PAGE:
A guide to Lens Materials

Your optometrist at EyeZone will recommend a variety of lenses to suit your particular needs, here we want to remove the scientific veil and bring you behind the curtain, or to be exact behind the ophthalmoscope. After your eye test is finished, if it is found you need glasses, your optician will recommend a variety of products; the optometrist will of course know what exactly is best to suit your needs. But we wanted to help you decipher the recommendations, below is a brief description of what the different types of materials and lens types are. From this you may find out what will suit your particular needs or at least remove any confusion. 

The first thing to say before we start is that eye glasses are not made of glass, anymore,  it has been many years since we covered our eyes with glass lenses, but to this day the name persists. Lenses now are made of plastic; the reason for this is twofold. 

Firstly for safety, imagine if you where to fall and break your glasses, not only would you have to worry about the fall but the hazard of shards of glass going everywhere. 

Secondly cost, glass is cheap to make when it is a simple flat surface, but the costs to make the curve specific to your eye would drive the costs of your glasses very high. Add to this the costs of coating your particular glasses with an anti reflective or anti scratch requirement necessarily to your individual prescriptions and soon your bill would be unpalatable. To this end eye glass lenses are made of different types of plastics, these have the benefit of being easily and quickly replaceable as well as adding an element of safety which is demonstrated below. 


CR39 lenses. 

These are our normal plastic lens and are the world’s most widely used lens material. They are suitable for a range of prescriptions and are generally more suitable for lighter prescriptions. This is the minimum standard in lenses and has been the standard for a long time. The lenses will be cut and shaped to suit your needs and range in prescriptive strength. CR39 plastic lenses are the easiest lenses to tint and add coating too, but on the other hand they tend to be bulkier lenses as you move up the indexes but they are usually the most cost efficient lenses.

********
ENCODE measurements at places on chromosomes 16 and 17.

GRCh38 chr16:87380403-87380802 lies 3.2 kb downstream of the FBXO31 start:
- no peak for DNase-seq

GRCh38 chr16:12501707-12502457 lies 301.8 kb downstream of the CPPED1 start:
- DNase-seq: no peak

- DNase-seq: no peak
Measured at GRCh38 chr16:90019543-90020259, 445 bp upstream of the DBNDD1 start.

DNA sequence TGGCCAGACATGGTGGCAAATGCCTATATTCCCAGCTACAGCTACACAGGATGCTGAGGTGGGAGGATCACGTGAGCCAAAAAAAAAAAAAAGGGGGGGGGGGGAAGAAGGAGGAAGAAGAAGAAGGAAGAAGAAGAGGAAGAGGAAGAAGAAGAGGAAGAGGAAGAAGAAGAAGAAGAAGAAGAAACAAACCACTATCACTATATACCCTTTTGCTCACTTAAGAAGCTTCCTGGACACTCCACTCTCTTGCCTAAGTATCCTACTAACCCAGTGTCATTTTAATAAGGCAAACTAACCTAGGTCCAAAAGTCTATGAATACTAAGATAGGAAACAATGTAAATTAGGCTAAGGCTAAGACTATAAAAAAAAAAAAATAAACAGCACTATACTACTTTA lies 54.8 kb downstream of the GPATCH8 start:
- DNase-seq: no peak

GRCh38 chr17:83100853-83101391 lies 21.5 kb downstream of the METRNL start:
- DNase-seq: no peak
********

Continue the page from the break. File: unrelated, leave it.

Mid & High index Lenses, 1.56, 1.6 1.67 & 1.7   

These are a great option for those wanting that thinned down material in lenses, while retaining the strength of the thicker lenses. With rimless and wire frame materials more common in modern glasses it is a great option to put a thinner lens into those designer frames to complete the package. The higher the index goes, the higher the cost, this is related to the level of thinning that is required in higher indexed lenses. 

Polycarbonate lenses;

These are tougher lenses and come with UV blocking built in. These are meant for a more active lifestyle and are great for children’s eye wear, because as we all know if it can be broken, children will break it. This material is the type of material used in bulletproof vests and the lenses are so tough that they have become the standard in safety eyewear and are the standard material used in EyeZone safety glasses. 

Trivex Lenses

Trivex is a newcomer to the lens family and like polycarbonate it also has built in UV blocking system. The material claims to be stronger than polycarbonate and has less internal stress so there is less rain bowing of light. Both materials feature shatter resistance but because of the less internal stress Trivex will not fracture in the same was polycarbonate does. Both materials are strong enough to meet the needs of any active life, and tests by various manufactuirers have shown that both can stop a bullet, although this is not a common issue any of us has. 

The above gives you an overview of what materials are available for your lenses, if you have any further questions you can ask you local optometrists and they will help you in your selection process.